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Progressive retinal atrophy (PRA) is a collection of inherited diseases affecting the retina that cause blindness. Each breed exhibits a specific age of onset and pattern of inheritance, and the actual mechanism by which the retina loses function can vary. The result of almost all types of PRA is similar - generally an initial night blindness, with a slow deterioration of vision until the dog is completely blind. The age at which the dog becomes fully blind also varies, depending on the genetic disruption present and the breed. Affected eyes are not painful, unless complicated by a secondary problem, such as cataract or uveitis (inflammation due to a leaking cataract). Progressive retinal atrophy (PRA) has been classified in several different ways. The simplest of these is by age of onset. Early onset PRA occurs when the affected dog is night blind from birth, and generally is completely blind between 1 - 5 years of age. Late onset PRA is where the dog is night blind at some time over 1 year of age, and full blindness will occur at a somewhat later stage in life. Another is by the type of genetic abnormality causing the PRA. PRA may be inherited by recessive, dominant or sex-linked mechanisms in dogs. For many types of PRA in many breeds a DNA test is now available to allow for easy screening for the disease. Despite the complexity of the disease and its many forms, ultimately all forms have one thing in common – degeneration of the retina causing progressive loss of vision. DNA tests are not yet available for all affected breeds. And because breeds may also be prone to several forms of PRA (and not all may have a genetic test available) examination of the retina by a veterinary ophthalmologist remains a mainstay of the diagnostic testing regimen. In some breeds with a late onset PRA, serial eye examinations may be required before the signs of retinal degeneration become apparent. The electroretinogram (ERG) is a diagnostic test that the veterinary ophthalmologist may choose to use in some cases and is a very sensitive method of detecting loss of photoreceptor function. An ERG can be a very good screening test for puppies that may have an early onset form of PRA. Rod-cone dysplasia type 3 is due to a mutation in the alpha subunit of cGMP phosphodiesterase, which results in this enzyme becoming non-functional. Highly elevated levels of cGMP results in the abnormal development of photoreceptors, followed by an early onset degeneration of rods (responsible for vision in low light) and then cones (which allow for vision in bright light and sunlight). Photoreceptors are generally completely lost by early adulthood, resulting in total blindness. This form of PRA affects Cardigan and Pembroke Welsh corgis. A genetic test is available for rcd3-PRA. As with all dogs suffering from PRA, there is no cure. Dogs generally adapt quite well to blindness - especially when it develops gradually - as long as their surroundings remain familiar (e.g. furniture does not get rearranged, they do not move house etc). They should always be kept on a lead outside the yard, and care should be taken not to startle them. Balls containing bells (as an example) can be used as toys for mental stimulation.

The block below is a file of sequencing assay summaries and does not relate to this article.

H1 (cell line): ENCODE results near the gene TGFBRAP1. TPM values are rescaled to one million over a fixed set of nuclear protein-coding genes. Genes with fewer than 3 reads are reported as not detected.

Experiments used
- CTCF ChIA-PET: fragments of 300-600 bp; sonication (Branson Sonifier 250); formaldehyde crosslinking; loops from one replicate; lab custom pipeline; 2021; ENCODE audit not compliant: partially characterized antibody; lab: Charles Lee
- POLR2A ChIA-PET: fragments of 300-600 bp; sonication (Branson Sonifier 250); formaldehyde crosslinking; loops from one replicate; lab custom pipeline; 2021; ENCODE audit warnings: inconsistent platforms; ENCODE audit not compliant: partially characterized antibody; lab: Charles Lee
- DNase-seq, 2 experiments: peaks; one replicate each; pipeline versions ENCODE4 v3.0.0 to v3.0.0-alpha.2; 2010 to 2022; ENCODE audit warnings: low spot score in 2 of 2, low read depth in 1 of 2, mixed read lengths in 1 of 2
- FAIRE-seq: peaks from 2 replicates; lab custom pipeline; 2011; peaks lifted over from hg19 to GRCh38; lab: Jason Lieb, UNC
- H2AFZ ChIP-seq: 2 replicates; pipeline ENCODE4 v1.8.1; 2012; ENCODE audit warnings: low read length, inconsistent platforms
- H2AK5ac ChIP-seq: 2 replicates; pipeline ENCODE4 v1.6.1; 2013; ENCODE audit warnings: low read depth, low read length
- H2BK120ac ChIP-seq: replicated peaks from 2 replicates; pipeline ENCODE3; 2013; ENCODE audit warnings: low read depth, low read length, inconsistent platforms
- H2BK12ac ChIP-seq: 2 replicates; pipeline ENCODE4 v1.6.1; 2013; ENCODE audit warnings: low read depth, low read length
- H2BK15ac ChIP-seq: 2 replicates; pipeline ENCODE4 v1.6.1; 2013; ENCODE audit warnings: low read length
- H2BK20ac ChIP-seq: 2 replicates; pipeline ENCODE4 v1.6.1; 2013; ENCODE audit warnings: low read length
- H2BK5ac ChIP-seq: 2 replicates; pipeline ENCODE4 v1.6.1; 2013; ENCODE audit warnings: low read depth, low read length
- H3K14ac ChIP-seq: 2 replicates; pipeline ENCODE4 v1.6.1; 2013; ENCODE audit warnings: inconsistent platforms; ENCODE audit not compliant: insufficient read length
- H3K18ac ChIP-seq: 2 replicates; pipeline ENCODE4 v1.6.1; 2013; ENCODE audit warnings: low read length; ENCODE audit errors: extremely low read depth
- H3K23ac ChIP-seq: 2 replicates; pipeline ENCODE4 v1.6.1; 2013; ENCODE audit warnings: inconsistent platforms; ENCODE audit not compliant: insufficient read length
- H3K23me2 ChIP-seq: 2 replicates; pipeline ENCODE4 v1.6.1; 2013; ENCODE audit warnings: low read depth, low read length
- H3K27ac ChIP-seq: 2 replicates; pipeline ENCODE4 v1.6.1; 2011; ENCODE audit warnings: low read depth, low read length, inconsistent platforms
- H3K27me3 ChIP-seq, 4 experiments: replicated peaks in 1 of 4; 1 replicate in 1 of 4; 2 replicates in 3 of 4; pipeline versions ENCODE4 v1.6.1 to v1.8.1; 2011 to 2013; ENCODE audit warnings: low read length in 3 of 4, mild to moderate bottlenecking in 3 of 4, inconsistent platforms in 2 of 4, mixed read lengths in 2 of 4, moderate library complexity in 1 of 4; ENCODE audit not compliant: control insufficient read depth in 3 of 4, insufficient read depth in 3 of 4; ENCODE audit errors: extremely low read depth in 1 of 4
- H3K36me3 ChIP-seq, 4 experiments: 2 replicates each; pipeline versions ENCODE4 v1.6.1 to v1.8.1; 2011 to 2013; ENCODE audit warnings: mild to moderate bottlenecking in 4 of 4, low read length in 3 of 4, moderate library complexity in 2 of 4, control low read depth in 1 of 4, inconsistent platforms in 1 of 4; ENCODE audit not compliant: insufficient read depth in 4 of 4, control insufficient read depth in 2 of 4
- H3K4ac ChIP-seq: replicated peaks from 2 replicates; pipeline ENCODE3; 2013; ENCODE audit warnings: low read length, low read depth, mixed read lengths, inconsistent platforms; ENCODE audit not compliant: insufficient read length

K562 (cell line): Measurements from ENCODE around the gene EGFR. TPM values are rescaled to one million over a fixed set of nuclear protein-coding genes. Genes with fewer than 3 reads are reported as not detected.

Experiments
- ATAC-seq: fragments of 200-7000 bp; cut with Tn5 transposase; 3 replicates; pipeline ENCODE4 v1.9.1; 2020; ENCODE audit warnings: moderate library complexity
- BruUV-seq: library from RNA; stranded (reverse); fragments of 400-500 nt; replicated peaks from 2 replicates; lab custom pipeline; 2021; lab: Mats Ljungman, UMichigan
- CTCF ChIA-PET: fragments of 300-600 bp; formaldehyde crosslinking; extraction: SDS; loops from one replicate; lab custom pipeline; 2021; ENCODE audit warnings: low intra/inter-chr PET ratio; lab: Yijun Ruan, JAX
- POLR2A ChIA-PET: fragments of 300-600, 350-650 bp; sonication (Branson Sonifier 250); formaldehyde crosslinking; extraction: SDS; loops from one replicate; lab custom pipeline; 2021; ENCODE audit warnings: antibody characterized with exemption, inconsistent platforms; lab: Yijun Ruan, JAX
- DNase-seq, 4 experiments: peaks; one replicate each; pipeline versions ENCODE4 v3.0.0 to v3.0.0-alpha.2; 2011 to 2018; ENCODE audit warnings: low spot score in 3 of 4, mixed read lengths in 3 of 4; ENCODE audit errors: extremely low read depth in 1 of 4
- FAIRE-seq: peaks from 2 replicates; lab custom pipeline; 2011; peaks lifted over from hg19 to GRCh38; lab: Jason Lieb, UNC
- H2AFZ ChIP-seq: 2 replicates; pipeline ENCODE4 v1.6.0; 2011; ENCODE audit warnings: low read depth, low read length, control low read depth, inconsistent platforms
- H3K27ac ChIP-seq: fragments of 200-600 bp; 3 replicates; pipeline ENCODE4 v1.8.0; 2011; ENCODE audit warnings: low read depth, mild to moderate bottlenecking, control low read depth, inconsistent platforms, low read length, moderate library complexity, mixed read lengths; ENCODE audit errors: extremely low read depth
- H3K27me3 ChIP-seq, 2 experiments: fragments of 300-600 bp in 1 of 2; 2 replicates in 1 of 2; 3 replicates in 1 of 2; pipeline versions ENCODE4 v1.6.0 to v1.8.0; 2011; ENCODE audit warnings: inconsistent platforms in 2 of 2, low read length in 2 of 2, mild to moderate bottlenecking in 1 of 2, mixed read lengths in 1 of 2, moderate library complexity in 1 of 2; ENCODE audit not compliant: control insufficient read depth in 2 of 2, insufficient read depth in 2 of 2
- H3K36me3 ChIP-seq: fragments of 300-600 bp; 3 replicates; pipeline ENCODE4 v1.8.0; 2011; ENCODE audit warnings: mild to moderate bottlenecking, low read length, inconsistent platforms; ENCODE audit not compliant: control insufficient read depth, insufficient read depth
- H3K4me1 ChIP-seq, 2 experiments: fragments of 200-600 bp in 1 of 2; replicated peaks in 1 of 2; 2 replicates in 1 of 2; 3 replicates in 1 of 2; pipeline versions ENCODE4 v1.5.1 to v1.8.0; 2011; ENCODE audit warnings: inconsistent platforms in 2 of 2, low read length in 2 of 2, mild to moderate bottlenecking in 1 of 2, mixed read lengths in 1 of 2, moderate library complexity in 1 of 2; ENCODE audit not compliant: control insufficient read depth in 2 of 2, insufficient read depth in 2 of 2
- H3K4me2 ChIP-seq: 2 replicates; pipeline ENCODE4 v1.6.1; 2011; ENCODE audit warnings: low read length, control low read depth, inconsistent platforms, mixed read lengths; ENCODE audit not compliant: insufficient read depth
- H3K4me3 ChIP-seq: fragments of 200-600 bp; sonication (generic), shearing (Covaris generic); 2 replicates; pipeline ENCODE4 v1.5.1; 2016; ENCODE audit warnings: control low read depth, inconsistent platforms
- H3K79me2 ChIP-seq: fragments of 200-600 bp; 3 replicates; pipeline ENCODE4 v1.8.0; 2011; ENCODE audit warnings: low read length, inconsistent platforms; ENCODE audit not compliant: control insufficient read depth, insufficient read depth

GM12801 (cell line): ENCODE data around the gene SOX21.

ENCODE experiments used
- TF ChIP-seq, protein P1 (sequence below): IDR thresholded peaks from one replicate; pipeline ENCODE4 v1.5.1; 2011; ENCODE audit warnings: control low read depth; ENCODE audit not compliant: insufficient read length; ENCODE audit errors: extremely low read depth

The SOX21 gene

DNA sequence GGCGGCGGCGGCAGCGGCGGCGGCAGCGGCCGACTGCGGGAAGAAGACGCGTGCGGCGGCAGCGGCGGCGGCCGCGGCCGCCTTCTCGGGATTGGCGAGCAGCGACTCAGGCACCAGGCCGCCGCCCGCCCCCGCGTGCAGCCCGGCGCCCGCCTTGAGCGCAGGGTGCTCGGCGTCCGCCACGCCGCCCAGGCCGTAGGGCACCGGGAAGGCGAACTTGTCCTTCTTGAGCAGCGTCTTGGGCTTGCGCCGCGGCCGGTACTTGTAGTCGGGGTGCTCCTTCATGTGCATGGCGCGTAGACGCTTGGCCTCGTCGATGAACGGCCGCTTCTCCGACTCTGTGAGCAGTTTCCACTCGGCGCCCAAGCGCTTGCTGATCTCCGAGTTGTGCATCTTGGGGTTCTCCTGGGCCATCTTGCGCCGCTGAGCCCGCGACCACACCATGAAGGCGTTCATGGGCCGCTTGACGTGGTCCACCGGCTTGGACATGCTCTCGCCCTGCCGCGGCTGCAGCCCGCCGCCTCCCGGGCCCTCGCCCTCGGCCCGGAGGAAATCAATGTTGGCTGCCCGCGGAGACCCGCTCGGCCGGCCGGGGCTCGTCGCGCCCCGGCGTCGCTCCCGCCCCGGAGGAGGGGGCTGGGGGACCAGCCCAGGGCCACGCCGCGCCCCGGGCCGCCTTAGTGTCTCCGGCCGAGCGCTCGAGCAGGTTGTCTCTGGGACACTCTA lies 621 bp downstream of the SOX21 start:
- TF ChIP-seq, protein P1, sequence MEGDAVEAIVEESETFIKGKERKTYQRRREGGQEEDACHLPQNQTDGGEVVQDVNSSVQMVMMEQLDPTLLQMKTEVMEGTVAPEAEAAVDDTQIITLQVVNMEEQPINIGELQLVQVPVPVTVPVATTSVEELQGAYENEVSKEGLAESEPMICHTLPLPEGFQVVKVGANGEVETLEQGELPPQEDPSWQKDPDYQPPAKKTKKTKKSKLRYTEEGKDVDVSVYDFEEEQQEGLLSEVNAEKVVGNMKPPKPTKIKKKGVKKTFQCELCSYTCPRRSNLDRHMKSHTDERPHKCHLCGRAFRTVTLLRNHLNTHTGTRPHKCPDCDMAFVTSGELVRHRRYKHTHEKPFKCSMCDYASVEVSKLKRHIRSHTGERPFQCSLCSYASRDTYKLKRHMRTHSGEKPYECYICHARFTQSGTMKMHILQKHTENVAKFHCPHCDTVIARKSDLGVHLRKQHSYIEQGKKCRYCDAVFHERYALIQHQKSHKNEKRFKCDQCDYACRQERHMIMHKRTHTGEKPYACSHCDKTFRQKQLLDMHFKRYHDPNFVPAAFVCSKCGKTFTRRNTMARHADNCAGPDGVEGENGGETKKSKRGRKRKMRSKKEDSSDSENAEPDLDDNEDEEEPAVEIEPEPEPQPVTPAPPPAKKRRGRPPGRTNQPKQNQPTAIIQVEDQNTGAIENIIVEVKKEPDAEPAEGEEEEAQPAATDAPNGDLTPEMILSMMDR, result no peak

Ophthalmologic - Associated with the eyes and associated structures
Family with sequence similarity 161 member A (FAM161A) on Chromosome 10
Nucleotide Insertion 230 bp SINE Insertion
Low-Moderate. This disease can cause some discomfort and/or dysfunction in the affected animal. It does not generally affect life expectancy.
Mode of Inheritance:
1. DNA test all breeding animals prior to entering into breeding program (e.g. at 1 year of age) 2. Examination by a specialist veterinary ophthalmologist at the puppy eye exam (including ERG)
Downs LM. et al. An Intronic SINE Insertion in FAM161A that Causes Exon-Skipping Is Associated with Progressive Retinal Atrophy in Tibetan Spaniels and Tibetan Terriers (2014) PLoS One 9(4)e93990.